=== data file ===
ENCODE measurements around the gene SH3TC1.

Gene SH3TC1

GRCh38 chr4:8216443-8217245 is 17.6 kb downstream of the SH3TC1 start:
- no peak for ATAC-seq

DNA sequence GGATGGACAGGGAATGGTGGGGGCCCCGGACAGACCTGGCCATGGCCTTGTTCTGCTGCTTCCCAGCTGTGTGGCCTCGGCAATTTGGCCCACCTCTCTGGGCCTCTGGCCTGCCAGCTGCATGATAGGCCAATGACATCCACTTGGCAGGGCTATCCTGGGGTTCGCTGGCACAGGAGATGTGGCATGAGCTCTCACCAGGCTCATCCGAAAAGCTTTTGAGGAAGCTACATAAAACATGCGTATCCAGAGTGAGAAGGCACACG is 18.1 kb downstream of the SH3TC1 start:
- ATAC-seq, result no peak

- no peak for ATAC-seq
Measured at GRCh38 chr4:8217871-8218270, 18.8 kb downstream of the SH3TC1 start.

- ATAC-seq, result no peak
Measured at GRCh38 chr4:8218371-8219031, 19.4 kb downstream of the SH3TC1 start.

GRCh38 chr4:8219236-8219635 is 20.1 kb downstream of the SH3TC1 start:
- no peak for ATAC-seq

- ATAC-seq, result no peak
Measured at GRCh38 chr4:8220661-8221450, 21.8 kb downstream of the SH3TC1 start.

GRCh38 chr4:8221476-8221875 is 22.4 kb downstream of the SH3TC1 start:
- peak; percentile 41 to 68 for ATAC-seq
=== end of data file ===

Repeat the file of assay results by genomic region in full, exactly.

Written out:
ENCODE measurements around the gene SH3TC1.

Gene SH3TC1

GRCh38 chr4:8216443-8217245 is 17.6 kb downstream of the SH3TC1 start:
- no peak for ATAC-seq

DNA sequence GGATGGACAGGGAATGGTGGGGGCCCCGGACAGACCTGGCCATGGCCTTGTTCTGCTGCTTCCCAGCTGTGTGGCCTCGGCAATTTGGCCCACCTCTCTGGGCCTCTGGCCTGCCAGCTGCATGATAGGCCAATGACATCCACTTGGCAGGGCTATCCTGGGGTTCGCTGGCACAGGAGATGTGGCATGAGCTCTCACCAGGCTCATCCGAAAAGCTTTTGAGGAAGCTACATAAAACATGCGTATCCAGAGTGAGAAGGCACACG is 18.1 kb downstream of the SH3TC1 start:
- ATAC-seq, result no peak

- no peak for ATAC-seq
Measured at GRCh38 chr4:8217871-8218270, 18.8 kb downstream of the SH3TC1 start.

- ATAC-seq, result no peak
Measured at GRCh38 chr4:8218371-8219031, 19.4 kb downstream of the SH3TC1 start.

GRCh38 chr4:8219236-8219635 is 20.1 kb downstream of the SH3TC1 start:
- no peak for ATAC-seq

- ATAC-seq, result no peak
Measured at GRCh38 chr4:8220661-8221450, 21.8 kb downstream of the SH3TC1 start.

GRCh38 chr4:8221476-8221875 is 22.4 kb downstream of the SH3TC1 start:
- peak; percentile 41 to 68 for ATAC-seq